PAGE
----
If you think you are someone who learns best by repeating tasks over and over again, then a crash course is probably more suitable for you. This is because you will repeat tasks and techniques over a period of hours, and then again over days. This means that those that learn best by doing are likely to benefit the most.
With crash courses, efficiency is key; in terms of both the approach that instructors take in teaching the course, and the attitude it demands of its students in order to successfully complete it. When one considers how students spend their time in a crash course versus a standard driving lesson, the crash course represents better value for money, with a higher portion of a student’s time spent engaged in some form of learning.
Crash courses also allow students to build up a momentum and hit a peak. There is some evidence to suggest that performing tasks in this manner aids in our learning of them, whereas with a regular driving lesson usually the lesson terminates just as the driver is hitting this level of concentration. The best crash course driving instructors will understand the natural rhythm of intensive learning, which is defined by peaks and troughs. Planning lessons effectively means taking advantage of these rises and falls in the brain’s performance.
If money is a concern for you, then it is worth considering a crash course. Remember, there is nothing to stop you taking another crash course, representing more lessons, if you need to. Speak with your local provider; they are unlikely to turn down the opportunity to make more money, so it is worth asking if they are flexible with the schedule.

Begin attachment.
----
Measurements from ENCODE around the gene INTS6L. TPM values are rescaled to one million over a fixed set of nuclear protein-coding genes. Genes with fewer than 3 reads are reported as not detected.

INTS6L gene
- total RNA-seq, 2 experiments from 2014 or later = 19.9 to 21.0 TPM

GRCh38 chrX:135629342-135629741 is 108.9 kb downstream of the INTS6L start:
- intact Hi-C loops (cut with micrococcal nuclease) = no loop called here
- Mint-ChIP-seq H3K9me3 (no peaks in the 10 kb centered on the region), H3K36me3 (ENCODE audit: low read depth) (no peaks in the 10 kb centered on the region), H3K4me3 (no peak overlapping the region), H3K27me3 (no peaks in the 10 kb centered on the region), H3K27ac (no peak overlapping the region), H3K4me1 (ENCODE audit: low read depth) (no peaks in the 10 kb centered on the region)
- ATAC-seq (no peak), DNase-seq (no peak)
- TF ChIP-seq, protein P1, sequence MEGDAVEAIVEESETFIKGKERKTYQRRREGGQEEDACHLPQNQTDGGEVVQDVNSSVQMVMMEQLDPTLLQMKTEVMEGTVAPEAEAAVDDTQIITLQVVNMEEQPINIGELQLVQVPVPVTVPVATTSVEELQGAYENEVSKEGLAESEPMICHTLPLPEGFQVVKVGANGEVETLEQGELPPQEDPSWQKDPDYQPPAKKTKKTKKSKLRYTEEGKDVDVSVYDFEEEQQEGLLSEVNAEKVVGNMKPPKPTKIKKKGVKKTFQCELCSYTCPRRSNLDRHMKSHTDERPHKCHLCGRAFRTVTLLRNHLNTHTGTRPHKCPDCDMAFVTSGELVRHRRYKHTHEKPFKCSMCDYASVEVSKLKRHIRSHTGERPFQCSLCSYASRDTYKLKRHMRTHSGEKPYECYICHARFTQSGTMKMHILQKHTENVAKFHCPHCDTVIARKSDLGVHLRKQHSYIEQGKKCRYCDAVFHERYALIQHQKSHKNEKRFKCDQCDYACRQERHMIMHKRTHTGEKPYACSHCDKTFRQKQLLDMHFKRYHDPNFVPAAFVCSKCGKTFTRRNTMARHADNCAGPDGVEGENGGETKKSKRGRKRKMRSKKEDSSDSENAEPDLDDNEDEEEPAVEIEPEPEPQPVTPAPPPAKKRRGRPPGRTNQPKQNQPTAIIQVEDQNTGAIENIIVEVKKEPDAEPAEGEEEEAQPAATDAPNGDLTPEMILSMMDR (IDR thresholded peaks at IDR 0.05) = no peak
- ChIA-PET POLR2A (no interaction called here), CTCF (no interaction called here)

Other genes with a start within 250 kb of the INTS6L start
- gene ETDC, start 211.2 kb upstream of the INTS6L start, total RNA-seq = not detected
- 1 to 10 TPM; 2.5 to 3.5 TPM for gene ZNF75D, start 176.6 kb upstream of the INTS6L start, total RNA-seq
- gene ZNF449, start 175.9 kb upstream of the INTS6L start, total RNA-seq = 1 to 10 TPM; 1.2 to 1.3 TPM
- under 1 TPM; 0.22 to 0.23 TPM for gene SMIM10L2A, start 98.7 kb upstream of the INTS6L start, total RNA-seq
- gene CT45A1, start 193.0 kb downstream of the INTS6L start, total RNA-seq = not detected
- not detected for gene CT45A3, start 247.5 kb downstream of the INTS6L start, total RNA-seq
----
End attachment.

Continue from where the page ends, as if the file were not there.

Greater Rapport Between Instructor and Student
Usually driving lessons last for an hour or so and then there is a gap of roughly a week between lessons. This means that lessons cut short just as pupils are getting fully involved and it limits the time that teacher and student have to build a rapport with one another. There is some evidence to suggest that when a student has an effective rapport with their instructor, they become more receptive to instructions and their ability to recall and apply information is increased.
Our brains process the day’s events when we go to sleep and this is where much of what we encounter during a day is stored and learned so that it is available for future use. Because of this, crash courses offer an advantage because every day the student will practice things skills that they first encountered yesterday, this helps to reinforce the memory of them in the brain.
The difference that rapport has on learning varies between individuals. Some people find that they require a rapport to avoid succumbing to other issues such as social anxiety; we naturally loosen up when we have a rapport with someone and the more familiar we become around people the less our brains are distracted trying to analyse their behaviour for social cues. If you think this applies to you, a crash course might be the best way for you to learn to drive.
Intensive crash courses have become more popular in recent years. Whether this is a reflection of changing attitudes to learning to drive, or an inevitable by-product of our fast-paced modern world is up for debate. What is certain, however, is that for many drivers, crash courses represent the best value and most people are likely to succeed when learning to drive in this way.